There are a lot of red faces at the New York Times this morning. On second thought, it’s an open question whether anyone on the Times editorial board is capable of the kind of introspection necessary to feel that emotion.
Nevertheless, the terrorist leader and planner of the 9/11 attacks is dead, killed in a house belonging to a notorious Afghan terrorist responsible for killing or wounding dozens of American soldiers. Sirajuddin Haqqani is the son of the founder of the Haqqani network, a family known for its terrorist activities and extortion plots—Osama bin Laden meets Michael Corleone.
Jalaluddin Haqqani, the father and founder of the network, had ties to the Taliban going back to the 1980s and the Soviet invasion. His son, Sirajuddin, was given a huge platform to spout his propaganda when the New York Times graciously offered him the opportunity to write an op-ed in February 2020.
It was filled with lies, half-truths, and exaggerations—about what we’ve come to expect from New York Times reporting over the years.
Significantly, the Times’ reporting on the killing of al-Zawahiri was stealth-edited to remove any mention of Sirajuddin Haqqani.
Now the Times is being accused of “stealth-editing” their reporting on the killing of al-Zawahri to remove details of the initial report specifically naming Haqqani.
“According to one American analyst, the house that was struck was owned by a top aide to Sirajuddin Haqqani, a senior official in the Taliban government whom American officials say is close to senior Qaeda figures,” the Times wrote in his initial reporting.
However, that paper axed that paragraph without an editor’s note and later replaced it with language that failed to name Haqqani specifically, as first pointed out by Pluribus editor Jeryl Bier.
“After the strike, members of the Haqqani network, a terrorist group that is part of the Taliban government, tried to conceal that Mr. Zawahri had been at the house and restrict access to the site, according to a senior administration official. But the official said the United States had multiple intelligence threads confirming that Mr. Zawahri was killed in the strike,” the Times wrote in the updated story.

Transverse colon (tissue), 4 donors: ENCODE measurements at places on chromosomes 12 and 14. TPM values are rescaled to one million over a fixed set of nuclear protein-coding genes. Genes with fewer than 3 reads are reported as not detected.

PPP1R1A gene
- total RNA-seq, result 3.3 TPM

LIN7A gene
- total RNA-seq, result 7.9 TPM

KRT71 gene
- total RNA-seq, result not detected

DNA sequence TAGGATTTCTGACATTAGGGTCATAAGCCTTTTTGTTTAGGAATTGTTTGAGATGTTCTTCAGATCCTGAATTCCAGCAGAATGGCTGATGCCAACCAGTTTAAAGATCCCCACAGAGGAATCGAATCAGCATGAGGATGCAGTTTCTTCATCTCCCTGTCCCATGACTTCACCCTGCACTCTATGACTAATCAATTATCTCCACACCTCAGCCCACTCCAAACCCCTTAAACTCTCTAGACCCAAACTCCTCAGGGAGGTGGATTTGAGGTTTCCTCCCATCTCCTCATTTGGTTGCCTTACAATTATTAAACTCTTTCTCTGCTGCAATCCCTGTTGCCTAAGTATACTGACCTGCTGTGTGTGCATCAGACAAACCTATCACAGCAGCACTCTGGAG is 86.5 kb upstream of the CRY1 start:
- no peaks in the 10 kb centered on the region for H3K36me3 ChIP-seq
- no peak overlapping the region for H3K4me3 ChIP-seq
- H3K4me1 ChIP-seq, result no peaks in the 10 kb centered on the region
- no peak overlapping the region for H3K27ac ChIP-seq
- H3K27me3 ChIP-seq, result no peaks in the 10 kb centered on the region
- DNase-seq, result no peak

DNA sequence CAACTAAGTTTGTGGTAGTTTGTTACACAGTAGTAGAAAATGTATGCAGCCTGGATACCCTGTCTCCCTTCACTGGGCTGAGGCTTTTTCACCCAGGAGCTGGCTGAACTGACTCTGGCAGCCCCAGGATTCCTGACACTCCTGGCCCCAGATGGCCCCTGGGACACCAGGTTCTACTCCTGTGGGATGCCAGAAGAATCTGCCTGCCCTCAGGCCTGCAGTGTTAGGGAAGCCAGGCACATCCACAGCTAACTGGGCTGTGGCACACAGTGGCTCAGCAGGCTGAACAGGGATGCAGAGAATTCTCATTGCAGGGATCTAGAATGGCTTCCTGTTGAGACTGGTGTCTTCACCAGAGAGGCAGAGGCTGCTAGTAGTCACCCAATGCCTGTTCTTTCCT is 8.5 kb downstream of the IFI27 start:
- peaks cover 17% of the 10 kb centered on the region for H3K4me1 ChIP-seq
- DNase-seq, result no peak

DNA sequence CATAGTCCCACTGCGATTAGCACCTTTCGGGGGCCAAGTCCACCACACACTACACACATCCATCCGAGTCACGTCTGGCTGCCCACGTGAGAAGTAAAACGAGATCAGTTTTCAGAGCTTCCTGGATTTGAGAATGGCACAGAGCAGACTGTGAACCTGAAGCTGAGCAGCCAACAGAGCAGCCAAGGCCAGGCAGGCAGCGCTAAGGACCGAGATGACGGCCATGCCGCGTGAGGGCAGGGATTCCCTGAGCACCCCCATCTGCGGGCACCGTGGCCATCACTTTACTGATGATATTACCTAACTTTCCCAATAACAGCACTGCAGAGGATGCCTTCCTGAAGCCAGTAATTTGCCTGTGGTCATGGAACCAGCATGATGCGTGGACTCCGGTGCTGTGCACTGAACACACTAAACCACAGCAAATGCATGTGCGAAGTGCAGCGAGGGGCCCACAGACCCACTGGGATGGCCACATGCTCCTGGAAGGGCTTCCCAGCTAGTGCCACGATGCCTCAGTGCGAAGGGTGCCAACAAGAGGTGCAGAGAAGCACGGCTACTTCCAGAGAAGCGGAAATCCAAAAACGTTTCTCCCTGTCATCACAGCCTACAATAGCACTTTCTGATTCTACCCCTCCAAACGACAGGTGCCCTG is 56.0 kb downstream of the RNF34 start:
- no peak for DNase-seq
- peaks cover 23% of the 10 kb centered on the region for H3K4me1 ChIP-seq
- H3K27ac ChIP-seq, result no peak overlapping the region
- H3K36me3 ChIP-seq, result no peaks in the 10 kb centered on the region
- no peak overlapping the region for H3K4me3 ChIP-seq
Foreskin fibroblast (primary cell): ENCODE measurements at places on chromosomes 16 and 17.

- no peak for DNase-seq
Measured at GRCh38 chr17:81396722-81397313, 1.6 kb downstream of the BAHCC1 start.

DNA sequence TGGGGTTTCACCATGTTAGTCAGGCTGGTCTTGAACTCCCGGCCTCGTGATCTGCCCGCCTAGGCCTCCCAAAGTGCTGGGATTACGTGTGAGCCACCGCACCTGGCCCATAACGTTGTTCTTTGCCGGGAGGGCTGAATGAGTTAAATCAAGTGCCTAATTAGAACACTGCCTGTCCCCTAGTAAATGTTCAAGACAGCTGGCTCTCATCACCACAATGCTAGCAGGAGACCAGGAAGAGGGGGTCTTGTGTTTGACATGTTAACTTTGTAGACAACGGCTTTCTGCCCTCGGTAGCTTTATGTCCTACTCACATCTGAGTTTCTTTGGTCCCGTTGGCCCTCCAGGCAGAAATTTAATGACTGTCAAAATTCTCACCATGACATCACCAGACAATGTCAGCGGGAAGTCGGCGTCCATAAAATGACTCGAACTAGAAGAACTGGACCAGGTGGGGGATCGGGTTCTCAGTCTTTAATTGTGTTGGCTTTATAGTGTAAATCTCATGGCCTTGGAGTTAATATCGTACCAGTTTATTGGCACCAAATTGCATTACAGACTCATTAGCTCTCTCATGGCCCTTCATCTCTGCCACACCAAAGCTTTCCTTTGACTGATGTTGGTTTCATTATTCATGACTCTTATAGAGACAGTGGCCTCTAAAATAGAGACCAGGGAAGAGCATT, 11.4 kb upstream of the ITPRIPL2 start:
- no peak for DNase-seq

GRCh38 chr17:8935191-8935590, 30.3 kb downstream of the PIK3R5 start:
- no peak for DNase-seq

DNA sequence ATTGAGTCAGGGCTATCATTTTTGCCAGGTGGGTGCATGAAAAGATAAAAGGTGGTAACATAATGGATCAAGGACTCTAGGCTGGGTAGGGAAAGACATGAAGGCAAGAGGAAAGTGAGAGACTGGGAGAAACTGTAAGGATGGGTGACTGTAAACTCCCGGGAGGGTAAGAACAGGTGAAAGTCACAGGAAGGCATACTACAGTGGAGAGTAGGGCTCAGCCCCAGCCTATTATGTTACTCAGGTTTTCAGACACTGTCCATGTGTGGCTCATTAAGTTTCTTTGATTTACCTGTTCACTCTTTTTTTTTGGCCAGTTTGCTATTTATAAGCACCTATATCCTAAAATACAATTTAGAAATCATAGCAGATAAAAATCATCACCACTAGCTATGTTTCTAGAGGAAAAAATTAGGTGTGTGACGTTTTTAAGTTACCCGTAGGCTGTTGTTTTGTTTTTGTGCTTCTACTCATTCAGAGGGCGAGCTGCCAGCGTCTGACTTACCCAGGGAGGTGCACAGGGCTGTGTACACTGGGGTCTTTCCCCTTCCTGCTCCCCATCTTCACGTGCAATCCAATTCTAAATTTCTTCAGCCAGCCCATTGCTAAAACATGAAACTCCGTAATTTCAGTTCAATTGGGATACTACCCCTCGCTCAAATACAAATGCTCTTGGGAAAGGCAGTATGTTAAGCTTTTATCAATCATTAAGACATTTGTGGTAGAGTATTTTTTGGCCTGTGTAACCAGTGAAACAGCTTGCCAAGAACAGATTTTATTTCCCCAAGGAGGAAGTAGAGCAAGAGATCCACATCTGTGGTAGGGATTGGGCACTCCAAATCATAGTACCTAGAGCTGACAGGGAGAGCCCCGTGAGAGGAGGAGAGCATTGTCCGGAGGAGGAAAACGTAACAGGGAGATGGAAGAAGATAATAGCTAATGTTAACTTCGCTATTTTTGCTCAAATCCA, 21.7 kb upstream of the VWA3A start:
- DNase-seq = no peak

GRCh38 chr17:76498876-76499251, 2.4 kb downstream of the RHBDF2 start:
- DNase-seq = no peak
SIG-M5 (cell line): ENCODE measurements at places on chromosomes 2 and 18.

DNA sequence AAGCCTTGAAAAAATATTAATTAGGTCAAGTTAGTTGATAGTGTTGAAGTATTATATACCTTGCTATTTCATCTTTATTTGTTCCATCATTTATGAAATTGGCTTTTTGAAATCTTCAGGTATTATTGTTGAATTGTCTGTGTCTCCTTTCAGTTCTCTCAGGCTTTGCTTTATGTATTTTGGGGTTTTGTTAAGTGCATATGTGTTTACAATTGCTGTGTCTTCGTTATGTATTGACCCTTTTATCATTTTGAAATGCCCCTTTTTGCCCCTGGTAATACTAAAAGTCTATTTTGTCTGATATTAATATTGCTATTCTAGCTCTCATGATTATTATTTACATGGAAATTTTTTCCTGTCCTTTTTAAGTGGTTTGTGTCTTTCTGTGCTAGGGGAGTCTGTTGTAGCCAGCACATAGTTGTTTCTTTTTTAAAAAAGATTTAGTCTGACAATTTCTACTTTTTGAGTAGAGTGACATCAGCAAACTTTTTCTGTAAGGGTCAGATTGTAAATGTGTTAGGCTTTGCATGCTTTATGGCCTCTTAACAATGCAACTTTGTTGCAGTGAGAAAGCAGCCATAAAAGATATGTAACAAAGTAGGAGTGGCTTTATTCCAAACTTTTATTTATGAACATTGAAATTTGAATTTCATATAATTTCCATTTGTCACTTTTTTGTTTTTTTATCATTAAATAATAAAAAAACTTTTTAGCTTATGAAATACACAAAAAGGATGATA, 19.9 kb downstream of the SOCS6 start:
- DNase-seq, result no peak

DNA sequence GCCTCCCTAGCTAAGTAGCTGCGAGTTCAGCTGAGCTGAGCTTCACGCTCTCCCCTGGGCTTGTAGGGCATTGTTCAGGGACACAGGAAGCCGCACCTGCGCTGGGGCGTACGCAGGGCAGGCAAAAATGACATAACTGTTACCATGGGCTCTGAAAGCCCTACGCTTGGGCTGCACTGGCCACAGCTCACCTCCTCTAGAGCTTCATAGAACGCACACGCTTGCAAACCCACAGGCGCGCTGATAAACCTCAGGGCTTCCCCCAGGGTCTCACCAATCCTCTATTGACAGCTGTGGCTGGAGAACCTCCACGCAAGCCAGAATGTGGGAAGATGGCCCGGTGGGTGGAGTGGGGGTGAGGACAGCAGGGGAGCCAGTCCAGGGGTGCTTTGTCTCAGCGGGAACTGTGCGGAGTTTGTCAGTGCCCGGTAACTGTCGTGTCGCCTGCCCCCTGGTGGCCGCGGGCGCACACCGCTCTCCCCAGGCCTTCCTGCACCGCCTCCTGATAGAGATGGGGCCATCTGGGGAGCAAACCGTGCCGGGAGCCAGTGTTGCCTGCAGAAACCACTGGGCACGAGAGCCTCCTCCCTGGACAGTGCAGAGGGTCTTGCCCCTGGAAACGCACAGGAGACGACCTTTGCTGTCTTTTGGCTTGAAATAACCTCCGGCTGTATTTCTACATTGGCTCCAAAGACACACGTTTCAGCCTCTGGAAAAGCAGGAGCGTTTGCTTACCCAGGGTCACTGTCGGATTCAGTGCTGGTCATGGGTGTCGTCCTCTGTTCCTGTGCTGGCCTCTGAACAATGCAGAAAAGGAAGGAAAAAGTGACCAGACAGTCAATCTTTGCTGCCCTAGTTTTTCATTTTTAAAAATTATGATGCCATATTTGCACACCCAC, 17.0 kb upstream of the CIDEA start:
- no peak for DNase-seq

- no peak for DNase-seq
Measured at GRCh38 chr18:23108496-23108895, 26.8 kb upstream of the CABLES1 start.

The Times is no stranger to hosting controversial op-eds. But shouldn’t there be a line drawn somewhere? As it is, it should be pointed out that when Senator Tom Cotton penned an op-ed during the summer of riots in 2020 calling for the U.S. military to be deployed to cities where mayors refused to enforce the law, 800 Times staffers penned a letter to publisher A.G. Sulzberger claiming “the op-ed was dangerous, threatening and not factual, adding “it put people of color in jeopardy.”
But a few months earlier, a soulless terrorist was given the same platform without even a peep from the Times’ woke staffers.
The Times issued a statement on this discrepancy in reporting that removed Haqqani’s connection with the newspaper.
“We regularly edit web stories—especially breaking news stories—to refine the story, add new information, additional context or analysis,” the spokesperson told Fox.
In this case, we updated a complex piece of breaking international news with additional detail from open press briefings. There is absolutely no connection between the editing of this news item and any previous publication by Times Opinion.”
No word on whether Sirajuddin Haqqani was killed in the strike as well. The terrorist gangster is now doing his best to run Afghanistan into the ground as a member of the ruling Taliban council. Perhaps he should write another op-ed about the beautiful future for Afghanistan he promised in his 2020 op-ed if the Americans would only leave.
View Original Source Source